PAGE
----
“The special powers contained in C-36 are far less draconian than comparable measures adopted in other western democracies, such as the United Kingdom.” – Liberal MP John Manley in response to Parliament discussion on Bill C-36 as recorded on the Maclean’s Magazine website, Feb 15th 2007

    The same day that Mohammad Mahjoub was ordered released by the Supreme Court, the issue of Canada’s anti-terror laws, enshrined in Bill C-36, was discussed on the parliamentary floor. On this day, the Liberals came out against a continuation of the same bill abolishing civil liberties and the rule of law that they themselves had enacted in 2001-2002.

    For the first time since these laws were introduced in the wake of the September 11th “anti-terrorist” hysteria (when it was possible for the ruling class to steamroll through any repressive legislation they could dream up), every opposition party has come out against a continuation of Bill C-36. The Liberals remain largely divided, but the official party position now lines up with the NDP and the Bloc Québécois. They all now say what none had the gumption to say in 2001 – that Bill C-36 is a third wheel. That, in the words of Liberal Justice critic Sue Barnes, “We know today that the Criminal Code already contains all the necessary offences and powers for law enforcement officials to adequately respond to the threat of terrorism.”

    Prime Minister Stephen Harper was quick to respond, in his characteristic fashion on February 14th, “For the first time in history we have a leader of the opposition who is soft on terrorism.” And Minister of Public Safety Stockwell Day chimed in the very next day, “I would remind my colleagues that Canada is still on Osama bin Laden's list. He named several countries which he was directing his malevolent forces to attack whenever they had the opportunity. Canada is still on that list.” He went on to list every terrorist attack not carried out by Canada, the US, UK, or Israel in the past 6 years as proof of why Bill C-36 is essential to the safety of Canada.

    Notwithstanding the views of the party-in-power, the sunset clause written in to Bill C-36 at the time it was enacted means that it will expire on March 1st unless it is voted on in parliament to extend its life. The united opposition of the opposition parties means that the minority government will not be able to plug in the iron lung of this reactionary bill on its own. And the pressure is on. Canada got a black-eye from the torture of Maher Arar, and Bill-C-36 is a monument to Canada’s “bending” of civil liberties.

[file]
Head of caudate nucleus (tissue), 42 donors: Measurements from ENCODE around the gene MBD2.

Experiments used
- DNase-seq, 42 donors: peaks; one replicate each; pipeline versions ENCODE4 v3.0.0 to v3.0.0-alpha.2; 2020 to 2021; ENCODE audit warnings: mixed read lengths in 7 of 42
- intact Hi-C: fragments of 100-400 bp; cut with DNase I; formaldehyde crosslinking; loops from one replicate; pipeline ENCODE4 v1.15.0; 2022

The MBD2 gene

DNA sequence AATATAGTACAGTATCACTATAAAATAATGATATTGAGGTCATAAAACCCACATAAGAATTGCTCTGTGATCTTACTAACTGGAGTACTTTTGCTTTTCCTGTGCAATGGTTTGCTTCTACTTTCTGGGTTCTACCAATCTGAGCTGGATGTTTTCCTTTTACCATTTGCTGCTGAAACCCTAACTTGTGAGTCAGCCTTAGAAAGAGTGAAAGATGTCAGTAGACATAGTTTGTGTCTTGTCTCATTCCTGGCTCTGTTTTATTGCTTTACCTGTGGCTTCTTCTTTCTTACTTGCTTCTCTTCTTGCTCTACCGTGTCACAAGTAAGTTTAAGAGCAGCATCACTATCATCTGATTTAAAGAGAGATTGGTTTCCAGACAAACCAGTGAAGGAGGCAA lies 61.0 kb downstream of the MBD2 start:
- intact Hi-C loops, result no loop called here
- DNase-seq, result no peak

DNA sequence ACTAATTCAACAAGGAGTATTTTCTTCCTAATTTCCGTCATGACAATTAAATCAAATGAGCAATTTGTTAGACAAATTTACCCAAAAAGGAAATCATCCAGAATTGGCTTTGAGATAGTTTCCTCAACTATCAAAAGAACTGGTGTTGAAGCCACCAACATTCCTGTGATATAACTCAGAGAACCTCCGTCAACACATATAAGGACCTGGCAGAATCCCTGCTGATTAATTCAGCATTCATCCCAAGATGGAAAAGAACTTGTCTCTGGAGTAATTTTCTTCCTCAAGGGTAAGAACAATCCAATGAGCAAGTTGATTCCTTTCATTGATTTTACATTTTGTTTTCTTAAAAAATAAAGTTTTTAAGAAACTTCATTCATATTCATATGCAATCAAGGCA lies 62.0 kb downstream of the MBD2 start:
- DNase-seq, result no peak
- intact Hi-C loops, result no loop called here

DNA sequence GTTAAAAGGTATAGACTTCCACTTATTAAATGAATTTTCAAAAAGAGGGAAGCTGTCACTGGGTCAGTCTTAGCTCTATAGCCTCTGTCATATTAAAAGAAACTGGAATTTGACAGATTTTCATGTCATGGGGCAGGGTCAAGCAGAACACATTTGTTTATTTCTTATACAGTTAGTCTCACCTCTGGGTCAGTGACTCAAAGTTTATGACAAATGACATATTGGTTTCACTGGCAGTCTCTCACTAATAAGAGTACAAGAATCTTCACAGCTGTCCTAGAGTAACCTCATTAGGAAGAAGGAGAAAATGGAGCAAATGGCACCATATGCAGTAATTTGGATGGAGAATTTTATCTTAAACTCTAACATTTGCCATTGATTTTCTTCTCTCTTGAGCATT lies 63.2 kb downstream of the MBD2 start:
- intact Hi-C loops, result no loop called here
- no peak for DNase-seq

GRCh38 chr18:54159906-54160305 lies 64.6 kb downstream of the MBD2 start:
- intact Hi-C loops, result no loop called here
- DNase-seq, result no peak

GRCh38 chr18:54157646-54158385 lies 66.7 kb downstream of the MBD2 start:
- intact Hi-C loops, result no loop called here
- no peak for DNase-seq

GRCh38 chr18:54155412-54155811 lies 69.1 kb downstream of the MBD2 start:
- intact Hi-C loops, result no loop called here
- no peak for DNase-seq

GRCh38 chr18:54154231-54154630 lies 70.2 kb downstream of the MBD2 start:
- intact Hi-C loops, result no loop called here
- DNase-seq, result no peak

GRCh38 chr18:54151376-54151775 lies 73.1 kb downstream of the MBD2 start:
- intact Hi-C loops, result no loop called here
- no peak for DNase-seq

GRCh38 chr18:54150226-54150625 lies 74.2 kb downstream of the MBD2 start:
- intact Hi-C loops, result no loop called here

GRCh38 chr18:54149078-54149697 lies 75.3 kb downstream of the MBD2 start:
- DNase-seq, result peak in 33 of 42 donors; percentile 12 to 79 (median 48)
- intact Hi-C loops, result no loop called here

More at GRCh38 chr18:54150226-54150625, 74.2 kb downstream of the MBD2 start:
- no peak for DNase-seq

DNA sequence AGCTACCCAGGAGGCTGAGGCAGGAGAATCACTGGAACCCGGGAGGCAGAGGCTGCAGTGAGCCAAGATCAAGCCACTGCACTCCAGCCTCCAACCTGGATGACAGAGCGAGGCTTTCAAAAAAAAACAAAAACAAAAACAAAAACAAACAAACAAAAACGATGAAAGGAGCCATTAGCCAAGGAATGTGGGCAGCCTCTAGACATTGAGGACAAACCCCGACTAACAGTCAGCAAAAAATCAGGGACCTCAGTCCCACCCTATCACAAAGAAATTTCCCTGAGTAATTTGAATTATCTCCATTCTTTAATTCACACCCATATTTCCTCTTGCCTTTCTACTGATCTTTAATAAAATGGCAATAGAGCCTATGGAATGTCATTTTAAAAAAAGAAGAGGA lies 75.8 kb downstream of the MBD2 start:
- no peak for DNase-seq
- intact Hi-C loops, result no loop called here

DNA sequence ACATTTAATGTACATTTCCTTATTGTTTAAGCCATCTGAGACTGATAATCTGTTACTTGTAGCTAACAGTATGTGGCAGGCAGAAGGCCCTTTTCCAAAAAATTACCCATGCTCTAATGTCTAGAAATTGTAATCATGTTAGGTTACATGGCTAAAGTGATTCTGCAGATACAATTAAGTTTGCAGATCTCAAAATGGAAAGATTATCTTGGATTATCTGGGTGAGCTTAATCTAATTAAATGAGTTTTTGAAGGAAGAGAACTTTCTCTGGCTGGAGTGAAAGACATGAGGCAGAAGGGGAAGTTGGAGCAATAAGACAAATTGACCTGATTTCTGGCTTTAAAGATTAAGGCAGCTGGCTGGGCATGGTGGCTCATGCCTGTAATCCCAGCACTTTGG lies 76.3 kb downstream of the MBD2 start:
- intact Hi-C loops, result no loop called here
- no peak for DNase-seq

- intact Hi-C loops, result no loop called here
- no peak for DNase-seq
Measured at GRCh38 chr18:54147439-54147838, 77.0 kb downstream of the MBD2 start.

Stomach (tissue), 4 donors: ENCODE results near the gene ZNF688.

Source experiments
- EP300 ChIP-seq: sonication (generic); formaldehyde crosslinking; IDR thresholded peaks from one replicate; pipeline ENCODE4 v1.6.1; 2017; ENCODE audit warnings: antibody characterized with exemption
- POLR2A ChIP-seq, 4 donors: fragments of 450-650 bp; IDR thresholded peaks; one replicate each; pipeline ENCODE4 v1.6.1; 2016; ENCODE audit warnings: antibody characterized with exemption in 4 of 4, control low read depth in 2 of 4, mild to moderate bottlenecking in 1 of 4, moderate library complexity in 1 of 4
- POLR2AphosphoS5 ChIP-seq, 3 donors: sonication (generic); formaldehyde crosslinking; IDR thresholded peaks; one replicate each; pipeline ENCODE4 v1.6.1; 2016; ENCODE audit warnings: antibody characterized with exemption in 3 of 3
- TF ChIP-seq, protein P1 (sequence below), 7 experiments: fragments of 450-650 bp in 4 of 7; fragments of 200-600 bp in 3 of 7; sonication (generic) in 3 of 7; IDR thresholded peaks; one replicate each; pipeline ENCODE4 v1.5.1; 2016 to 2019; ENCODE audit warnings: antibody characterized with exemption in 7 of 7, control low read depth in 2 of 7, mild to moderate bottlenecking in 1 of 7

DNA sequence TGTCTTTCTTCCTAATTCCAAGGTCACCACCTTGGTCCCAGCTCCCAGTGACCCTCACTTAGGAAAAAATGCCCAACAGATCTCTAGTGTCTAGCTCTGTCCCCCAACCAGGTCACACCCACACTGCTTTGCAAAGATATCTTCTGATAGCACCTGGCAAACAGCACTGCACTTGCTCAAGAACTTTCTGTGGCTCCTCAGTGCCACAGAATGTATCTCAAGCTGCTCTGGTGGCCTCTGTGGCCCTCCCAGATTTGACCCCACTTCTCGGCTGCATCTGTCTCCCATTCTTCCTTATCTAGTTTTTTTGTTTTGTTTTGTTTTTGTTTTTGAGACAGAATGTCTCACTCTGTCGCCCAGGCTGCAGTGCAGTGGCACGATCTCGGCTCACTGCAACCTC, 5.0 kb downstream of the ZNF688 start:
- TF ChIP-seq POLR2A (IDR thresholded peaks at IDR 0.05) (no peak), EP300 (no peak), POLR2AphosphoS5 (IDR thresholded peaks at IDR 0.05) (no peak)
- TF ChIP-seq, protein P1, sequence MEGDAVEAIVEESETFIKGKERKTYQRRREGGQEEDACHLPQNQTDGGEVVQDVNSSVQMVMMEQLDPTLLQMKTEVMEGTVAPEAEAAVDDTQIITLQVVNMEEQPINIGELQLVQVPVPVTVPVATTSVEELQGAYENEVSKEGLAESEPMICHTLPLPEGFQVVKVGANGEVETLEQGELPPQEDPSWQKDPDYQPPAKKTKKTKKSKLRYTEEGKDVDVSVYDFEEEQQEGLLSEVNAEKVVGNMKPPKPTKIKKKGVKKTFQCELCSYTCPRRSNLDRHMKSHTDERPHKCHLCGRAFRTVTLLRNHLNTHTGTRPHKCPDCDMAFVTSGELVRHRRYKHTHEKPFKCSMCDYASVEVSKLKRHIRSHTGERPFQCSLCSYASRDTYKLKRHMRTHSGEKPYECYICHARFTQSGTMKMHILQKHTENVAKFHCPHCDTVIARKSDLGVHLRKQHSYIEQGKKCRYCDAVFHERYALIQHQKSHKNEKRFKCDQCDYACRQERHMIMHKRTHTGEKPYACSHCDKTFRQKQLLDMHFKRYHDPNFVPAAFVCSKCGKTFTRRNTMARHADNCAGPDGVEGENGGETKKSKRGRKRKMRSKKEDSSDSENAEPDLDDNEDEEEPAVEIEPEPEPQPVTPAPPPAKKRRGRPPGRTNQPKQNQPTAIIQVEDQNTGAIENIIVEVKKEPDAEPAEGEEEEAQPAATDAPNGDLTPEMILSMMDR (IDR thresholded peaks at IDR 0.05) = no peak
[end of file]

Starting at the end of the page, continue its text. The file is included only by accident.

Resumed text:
On February 22nd the International Civil Liberties Monitoring Group, a “multi-sector coalition that promotes respect for human rights and civil liberties” (from their release) released a statement calling for the withdrawal of Canada’s “Anti-Terrorist” Act. This monitoring group is composed of the very organizations that set public opinion in Canada and internationally about the “good” and “bad” countries regarding human rights; groups like Amnesty International, Canadian Auto Workers Union, Canadian Association of University Teachers, Canadian Labour Congress, CARE Canada, David Suzuki Foundation, Greenpeace, PEN Canada, World Vision Canada, and more.

    Then, mere days later, all the way on the other side of Canada, Amir Kazemian was seized from the sanctuary of Saint Michaels Church in Vancouver. Kazemian is an Iranian refugee who took sanctuary in Saint Michaels when his claim was rejected by Immigration Canada just over two years ago. Although “sanctuary” is not legally protected, it has been a principle that has traditionally been respected by the police, courts and government of Canada.

    The only other time police have broken the principles of sanctuary, gone into a church and dragged out their hunted, they have sparked tremendous outcry and protest from respectable organizations and church officials all across Canada. That was in 2004, Algerian refugee Mohammad Cherfi was seized from a church sanctuary, and the United Church of Canada responded, “we denounce the violent intrusion of the Quebec police into one of our sanctuaries. Moreover, it appears this police action, an action we deem both unwarranted and wrong, was carried out with the full knowledge and concurrence of your ministries.”